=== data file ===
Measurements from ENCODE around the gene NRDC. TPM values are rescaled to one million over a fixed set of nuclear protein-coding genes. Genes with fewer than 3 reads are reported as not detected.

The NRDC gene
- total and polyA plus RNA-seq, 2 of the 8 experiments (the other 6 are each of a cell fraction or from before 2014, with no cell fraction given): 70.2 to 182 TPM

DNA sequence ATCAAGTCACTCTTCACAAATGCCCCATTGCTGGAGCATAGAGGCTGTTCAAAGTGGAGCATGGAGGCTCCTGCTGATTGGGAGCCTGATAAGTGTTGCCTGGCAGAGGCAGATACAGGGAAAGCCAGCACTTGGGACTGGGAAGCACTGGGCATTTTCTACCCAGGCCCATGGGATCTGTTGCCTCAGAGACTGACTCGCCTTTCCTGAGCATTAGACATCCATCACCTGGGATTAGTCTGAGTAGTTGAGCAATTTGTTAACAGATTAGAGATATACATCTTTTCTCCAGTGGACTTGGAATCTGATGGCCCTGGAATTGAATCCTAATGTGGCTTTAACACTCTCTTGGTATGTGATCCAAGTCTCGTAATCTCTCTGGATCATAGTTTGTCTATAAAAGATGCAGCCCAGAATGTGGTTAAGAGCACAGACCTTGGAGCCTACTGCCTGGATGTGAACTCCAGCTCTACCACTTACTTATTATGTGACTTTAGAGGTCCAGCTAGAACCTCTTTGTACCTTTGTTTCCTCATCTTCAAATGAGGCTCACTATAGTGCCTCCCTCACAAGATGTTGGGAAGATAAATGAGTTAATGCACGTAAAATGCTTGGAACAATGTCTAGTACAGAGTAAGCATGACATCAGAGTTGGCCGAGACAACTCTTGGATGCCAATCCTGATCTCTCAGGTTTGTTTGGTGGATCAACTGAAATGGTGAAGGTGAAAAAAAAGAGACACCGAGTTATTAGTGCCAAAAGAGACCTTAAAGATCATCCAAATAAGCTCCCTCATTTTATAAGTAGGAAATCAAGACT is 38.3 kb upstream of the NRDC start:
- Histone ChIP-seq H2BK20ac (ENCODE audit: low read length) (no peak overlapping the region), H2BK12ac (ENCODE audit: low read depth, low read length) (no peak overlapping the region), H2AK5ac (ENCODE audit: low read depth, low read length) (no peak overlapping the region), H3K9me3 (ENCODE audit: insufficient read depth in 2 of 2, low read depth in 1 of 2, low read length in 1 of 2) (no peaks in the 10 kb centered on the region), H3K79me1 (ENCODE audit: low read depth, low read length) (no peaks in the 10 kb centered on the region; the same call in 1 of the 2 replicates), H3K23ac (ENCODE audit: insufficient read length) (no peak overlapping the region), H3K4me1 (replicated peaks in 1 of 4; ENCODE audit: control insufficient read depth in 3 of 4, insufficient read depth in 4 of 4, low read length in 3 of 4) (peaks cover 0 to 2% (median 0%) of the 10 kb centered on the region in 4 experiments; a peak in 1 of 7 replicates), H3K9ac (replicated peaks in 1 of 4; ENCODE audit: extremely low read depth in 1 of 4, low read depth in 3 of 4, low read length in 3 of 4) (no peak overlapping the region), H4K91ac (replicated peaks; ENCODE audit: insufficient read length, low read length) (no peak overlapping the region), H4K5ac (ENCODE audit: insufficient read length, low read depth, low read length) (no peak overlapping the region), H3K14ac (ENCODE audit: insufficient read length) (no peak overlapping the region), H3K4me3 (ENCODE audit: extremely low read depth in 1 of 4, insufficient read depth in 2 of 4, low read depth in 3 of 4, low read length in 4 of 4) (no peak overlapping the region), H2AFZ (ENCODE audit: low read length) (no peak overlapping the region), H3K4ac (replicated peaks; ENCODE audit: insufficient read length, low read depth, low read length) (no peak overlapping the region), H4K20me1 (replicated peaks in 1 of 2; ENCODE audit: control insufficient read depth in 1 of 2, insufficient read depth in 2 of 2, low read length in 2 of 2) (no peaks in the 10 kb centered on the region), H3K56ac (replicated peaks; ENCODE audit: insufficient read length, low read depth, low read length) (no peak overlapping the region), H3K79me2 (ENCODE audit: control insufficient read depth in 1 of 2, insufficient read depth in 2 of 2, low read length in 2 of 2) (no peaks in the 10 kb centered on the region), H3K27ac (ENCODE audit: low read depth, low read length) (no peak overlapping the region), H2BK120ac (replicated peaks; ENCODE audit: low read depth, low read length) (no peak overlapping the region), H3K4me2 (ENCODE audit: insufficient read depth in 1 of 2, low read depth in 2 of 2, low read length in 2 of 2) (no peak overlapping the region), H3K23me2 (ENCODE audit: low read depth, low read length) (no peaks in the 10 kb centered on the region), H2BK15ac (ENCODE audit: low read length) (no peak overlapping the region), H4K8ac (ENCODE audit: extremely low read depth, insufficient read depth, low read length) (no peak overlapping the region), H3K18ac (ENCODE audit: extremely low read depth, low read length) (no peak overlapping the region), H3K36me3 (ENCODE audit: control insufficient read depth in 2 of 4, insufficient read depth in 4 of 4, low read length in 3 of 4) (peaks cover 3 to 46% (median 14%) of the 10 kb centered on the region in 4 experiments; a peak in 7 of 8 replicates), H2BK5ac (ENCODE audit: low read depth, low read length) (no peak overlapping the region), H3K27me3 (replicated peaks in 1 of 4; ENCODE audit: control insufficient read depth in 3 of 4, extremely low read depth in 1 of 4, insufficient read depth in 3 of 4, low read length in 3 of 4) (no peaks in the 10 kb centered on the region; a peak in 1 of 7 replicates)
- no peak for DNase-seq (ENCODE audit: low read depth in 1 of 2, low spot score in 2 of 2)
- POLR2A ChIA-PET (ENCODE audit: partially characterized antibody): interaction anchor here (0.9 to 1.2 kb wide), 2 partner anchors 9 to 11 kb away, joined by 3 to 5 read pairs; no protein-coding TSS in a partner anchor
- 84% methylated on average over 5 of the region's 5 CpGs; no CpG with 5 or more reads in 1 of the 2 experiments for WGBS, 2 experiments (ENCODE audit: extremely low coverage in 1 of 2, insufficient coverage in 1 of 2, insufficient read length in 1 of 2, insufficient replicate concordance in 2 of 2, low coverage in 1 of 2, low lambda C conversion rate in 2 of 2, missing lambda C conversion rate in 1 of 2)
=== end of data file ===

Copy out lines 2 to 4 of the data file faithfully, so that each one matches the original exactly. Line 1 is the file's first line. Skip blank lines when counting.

The NRDC gene
- total and polyA plus RNA-seq, 2 of the 8 experiments (the other 6 are each of a cell fraction or from before 2014, with no cell fraction given): 70.2 to 182 TPM

DNA sequence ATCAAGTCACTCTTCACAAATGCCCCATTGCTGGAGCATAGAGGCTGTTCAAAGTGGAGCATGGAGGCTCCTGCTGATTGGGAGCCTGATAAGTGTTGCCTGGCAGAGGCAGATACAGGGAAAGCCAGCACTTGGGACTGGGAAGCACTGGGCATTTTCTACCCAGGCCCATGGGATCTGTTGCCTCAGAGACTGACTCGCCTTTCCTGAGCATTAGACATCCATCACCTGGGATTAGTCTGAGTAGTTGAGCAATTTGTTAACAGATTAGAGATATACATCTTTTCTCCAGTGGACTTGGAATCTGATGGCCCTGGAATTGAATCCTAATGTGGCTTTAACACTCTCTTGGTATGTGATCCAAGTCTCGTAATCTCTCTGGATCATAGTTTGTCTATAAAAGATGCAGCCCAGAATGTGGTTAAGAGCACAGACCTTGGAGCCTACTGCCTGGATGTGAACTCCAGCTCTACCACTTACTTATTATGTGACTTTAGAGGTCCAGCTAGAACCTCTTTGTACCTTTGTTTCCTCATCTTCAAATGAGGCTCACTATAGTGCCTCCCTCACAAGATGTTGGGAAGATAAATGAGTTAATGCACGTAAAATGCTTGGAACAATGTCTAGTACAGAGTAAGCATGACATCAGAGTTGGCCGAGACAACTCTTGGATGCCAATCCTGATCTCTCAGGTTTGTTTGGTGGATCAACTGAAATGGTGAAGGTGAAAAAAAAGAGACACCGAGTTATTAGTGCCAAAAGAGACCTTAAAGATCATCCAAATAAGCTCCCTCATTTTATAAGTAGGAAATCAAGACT is 38.3 kb upstream of the NRDC start: